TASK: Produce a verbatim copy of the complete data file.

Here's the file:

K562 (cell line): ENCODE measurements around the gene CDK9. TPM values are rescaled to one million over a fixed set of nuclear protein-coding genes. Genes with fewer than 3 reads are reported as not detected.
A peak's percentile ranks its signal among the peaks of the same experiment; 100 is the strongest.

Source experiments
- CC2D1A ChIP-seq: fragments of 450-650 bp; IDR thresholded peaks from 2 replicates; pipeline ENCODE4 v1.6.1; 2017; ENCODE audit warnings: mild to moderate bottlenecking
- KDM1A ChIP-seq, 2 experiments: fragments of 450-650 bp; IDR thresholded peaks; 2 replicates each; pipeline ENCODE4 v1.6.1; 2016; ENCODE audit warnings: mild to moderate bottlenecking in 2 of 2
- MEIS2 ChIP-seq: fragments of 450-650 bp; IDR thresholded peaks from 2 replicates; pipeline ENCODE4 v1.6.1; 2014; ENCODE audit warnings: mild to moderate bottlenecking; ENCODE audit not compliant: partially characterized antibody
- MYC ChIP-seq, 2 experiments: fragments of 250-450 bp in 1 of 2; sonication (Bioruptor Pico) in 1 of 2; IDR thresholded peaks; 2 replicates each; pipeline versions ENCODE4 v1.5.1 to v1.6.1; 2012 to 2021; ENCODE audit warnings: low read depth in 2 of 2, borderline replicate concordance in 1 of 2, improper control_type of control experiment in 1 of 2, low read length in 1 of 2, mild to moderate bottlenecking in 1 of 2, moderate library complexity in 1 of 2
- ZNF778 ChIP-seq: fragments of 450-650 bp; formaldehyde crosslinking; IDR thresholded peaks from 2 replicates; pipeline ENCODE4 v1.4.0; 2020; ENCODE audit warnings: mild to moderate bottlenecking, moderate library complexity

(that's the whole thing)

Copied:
K562 (cell line): ENCODE measurements around the gene CDK9. TPM values are rescaled to one million over a fixed set of nuclear protein-coding genes. Genes with fewer than 3 reads are reported as not detected.
A peak's percentile ranks its signal among the peaks of the same experiment; 100 is the strongest.

Source experiments
- CC2D1A ChIP-seq: fragments of 450-650 bp; IDR thresholded peaks from 2 replicates; pipeline ENCODE4 v1.6.1; 2017; ENCODE audit warnings: mild to moderate bottlenecking
- KDM1A ChIP-seq, 2 experiments: fragments of 450-650 bp; IDR thresholded peaks; 2 replicates each; pipeline ENCODE4 v1.6.1; 2016; ENCODE audit warnings: mild to moderate bottlenecking in 2 of 2
- MEIS2 ChIP-seq: fragments of 450-650 bp; IDR thresholded peaks from 2 replicates; pipeline ENCODE4 v1.6.1; 2014; ENCODE audit warnings: mild to moderate bottlenecking; ENCODE audit not compliant: partially characterized antibody
- MYC ChIP-seq, 2 experiments: fragments of 250-450 bp in 1 of 2; sonication (Bioruptor Pico) in 1 of 2; IDR thresholded peaks; 2 replicates each; pipeline versions ENCODE4 v1.5.1 to v1.6.1; 2012 to 2021; ENCODE audit warnings: low read depth in 2 of 2, borderline replicate concordance in 1 of 2, improper control_type of control experiment in 1 of 2, low read length in 1 of 2, mild to moderate bottlenecking in 1 of 2, moderate library complexity in 1 of 2
- ZNF778 ChIP-seq: fragments of 450-650 bp; formaldehyde crosslinking; IDR thresholded peaks from 2 replicates; pipeline ENCODE4 v1.4.0; 2020; ENCODE audit warnings: mild to moderate bottlenecking, moderate library complexity